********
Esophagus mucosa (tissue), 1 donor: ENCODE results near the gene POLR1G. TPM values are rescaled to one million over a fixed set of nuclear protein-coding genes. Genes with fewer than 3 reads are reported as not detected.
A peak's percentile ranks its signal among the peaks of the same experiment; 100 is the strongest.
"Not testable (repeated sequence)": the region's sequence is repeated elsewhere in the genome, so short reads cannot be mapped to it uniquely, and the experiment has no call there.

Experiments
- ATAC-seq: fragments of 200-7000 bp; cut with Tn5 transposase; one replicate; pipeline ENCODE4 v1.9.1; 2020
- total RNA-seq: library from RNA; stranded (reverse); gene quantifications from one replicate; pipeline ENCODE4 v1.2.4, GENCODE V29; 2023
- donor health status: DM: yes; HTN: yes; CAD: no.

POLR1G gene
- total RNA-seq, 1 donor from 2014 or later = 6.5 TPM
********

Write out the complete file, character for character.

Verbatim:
Esophagus mucosa (tissue), 1 donor: ENCODE results near the gene POLR1G. TPM values are rescaled to one million over a fixed set of nuclear protein-coding genes. Genes with fewer than 3 reads are reported as not detected.
A peak's percentile ranks its signal among the peaks of the same experiment; 100 is the strongest.
"Not testable (repeated sequence)": the region's sequence is repeated elsewhere in the genome, so short reads cannot be mapped to it uniquely, and the experiment has no call there.

Experiments
- ATAC-seq: fragments of 200-7000 bp; cut with Tn5 transposase; one replicate; pipeline ENCODE4 v1.9.1; 2020
- total RNA-seq: library from RNA; stranded (reverse); gene quantifications from one replicate; pipeline ENCODE4 v1.2.4, GENCODE V29; 2023
- donor health status: DM: yes; HTN: yes; CAD: no.

POLR1G gene
- total RNA-seq, 1 donor from 2014 or later = 6.5 TPM